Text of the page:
Overall, he believes the U.S. economy is "in very good shape," citing relatively low unemployment, strong wage growth, low inflation and high productivity. (On Wednesday, the government reported third-quarter productivity was revised upward to 5.1% while factory orders rose 1.5% in October, a bit weaker than expected but reversing a 2.3% decline in September. Additionally, the Institute for Supply Management's nonmanufacturing index rose to 57.4 in November, well ahead of expectations. The prices-paid component of the ISM report was unchanged at 54.)

Despite relatively solid economic data, "you have people talking as if this is 1931," Freidman said. "People's attitude toward the broader economy

is being dominated by the stock market. There's a relationship

but it's not a one-to-one, not even close."

Recently, I

observed that the intense concern about deflation on Wall Street is partially due to market participants' continued overemphasis of the tech sector, which has experienced tremendous dislocations since March 2000. It's probably not coincidental that fears of deflation subsided as the

Nasdaq Composite

rallied more than 30% and the Philadelphia Stock Exchange Semiconductor Index leapt more than 70% from their October lows.

If the stock market's declines of the past four sessions continue and accelerate, it will be interesting to see whether deflation concerns re-emerge.

The Great Debate Reprised

As discussed

here recently, the apparent demise of the deflationary threat has some observers wondering about the potential for a renewed bout of inflation, however modest.

"I think we've seen the bottom in inflation and through 2003 it should be upticking," said Bill Tedford, who manages about $600 million as director of fixed income strategy at Stephens Capital Management in Little Rock, Ark.

Tedford's outlook is based mainly on growth in the monetary base, which the fund manager admitted is a "more primitive" measure of money supply than M2 but one that he believes has the highest correlation with future inflation. The monetary base is the sum of currency in circulation, which the Fed influences by buying or selling Treasury bonds via its open market operations.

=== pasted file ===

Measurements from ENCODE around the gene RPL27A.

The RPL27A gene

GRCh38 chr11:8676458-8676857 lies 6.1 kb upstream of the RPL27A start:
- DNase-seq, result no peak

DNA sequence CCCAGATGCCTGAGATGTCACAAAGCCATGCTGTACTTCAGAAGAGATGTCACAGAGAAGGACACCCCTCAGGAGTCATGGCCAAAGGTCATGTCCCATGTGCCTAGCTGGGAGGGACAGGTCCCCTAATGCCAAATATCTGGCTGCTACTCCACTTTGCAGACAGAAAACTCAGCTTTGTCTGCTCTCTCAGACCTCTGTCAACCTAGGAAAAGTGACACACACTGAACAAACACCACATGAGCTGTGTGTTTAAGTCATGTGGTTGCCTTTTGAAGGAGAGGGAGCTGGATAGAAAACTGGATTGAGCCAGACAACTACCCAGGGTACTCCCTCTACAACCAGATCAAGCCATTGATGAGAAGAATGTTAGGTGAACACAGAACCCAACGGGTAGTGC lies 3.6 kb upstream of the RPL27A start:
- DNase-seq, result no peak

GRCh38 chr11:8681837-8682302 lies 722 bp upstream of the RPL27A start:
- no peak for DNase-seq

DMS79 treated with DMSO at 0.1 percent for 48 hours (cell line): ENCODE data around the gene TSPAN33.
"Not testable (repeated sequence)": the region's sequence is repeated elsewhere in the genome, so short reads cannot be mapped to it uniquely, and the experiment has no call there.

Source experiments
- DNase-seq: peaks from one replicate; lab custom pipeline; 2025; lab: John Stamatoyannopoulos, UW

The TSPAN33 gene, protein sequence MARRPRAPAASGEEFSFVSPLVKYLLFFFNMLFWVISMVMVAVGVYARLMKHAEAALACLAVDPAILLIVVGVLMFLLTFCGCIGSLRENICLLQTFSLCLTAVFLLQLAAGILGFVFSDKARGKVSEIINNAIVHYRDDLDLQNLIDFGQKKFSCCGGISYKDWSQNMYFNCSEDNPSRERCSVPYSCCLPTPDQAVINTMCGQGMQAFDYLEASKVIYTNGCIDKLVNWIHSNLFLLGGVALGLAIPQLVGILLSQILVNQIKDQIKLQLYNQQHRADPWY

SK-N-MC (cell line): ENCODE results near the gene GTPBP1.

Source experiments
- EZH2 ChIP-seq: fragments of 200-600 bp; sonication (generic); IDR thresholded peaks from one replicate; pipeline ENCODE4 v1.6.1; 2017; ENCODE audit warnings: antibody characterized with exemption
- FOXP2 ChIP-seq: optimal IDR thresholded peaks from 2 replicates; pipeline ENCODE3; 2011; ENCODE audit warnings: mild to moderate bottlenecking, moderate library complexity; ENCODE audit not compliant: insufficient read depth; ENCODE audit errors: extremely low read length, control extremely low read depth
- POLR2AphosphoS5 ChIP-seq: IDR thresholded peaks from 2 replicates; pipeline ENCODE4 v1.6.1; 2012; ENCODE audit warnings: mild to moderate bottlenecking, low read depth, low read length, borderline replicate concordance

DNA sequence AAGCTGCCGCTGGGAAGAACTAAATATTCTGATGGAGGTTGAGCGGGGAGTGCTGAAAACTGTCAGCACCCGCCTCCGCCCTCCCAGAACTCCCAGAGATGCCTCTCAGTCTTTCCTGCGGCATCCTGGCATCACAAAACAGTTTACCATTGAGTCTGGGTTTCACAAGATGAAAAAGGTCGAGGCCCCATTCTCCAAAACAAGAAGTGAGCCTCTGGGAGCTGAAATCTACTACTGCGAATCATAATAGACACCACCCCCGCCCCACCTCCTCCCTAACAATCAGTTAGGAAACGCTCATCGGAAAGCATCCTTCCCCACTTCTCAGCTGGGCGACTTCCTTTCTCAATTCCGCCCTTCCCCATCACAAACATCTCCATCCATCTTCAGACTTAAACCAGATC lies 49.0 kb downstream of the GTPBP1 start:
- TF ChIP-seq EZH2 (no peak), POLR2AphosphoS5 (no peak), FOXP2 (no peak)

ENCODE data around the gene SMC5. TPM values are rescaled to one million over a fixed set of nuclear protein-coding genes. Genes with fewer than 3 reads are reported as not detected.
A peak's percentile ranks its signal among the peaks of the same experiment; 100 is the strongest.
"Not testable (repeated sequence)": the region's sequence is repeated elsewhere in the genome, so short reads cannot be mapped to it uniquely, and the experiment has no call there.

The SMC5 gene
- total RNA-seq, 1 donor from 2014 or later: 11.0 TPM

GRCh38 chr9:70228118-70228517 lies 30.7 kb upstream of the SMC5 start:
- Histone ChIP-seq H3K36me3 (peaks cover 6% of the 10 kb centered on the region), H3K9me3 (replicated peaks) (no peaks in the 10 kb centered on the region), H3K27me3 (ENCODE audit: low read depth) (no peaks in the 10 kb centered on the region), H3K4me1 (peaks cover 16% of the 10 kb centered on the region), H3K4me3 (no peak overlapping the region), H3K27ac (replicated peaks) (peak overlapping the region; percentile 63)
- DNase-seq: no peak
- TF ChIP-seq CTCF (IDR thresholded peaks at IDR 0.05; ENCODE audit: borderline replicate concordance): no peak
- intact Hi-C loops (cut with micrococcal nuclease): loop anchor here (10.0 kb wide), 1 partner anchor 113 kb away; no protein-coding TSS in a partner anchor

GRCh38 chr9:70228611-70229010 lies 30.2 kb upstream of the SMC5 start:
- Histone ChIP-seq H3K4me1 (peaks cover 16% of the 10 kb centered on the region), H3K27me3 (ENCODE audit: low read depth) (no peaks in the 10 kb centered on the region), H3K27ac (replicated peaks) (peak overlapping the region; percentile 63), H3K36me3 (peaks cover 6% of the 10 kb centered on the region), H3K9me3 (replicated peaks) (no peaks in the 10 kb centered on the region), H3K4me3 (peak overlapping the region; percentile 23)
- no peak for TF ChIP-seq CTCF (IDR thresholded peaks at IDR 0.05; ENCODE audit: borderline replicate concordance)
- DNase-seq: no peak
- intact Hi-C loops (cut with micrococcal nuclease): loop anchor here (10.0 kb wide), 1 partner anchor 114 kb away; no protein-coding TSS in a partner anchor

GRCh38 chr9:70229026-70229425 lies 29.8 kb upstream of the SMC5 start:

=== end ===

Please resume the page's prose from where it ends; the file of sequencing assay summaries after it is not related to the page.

With the current annual growth rate in the high 8% range, the monetary base is expanding much faster than GDP growth, Tedford noted, suggesting there is more money chasing fewer goods, a loose definition of inflation. He noted the consumer price index's annual growth bottomed in July at just over 1% and was rising at a 2% annual rate through October. Tedford expects further increases into the 2.5% to 3% area.

Given such expectations, Tedford is shortening the duration -- or maturity -- of bonds in Stephens Capital's $550 million intermediate-term government bond fund, which, at 9.05%, has the top five-year total return performance for its peer group. Year to date, the fund has posted total returns of 9.79% vs. 7.65% for its Lehman Brothers benchmark index.

A little inflation isn't necessarily a negative for stocks, "but the bond market is not thinking about inflation," he said. "When the realization settles in that we're going to get an uptick

in inflation, we could get a significant repricing of interest rates."

Such a view dovetails nicely with the latest outlook from Pimco's Gross, who wrote that "the bond market's salad days are over."

Somebody should get that message to mutual fund investors, who poured nearly $110 billion into taxable bond funds this year through October vs. outflows of $26 billion for equity funds, according to the Investment Company Institute.

Aaron L. Task writes daily for In keeping with TSC's editorial policy, he doesn't own or short individual stocks, although he owns stock in He also doesn't invest in hedge funds or other private investment partnerships. He invites you to send your feedback to

Aaron L. Task.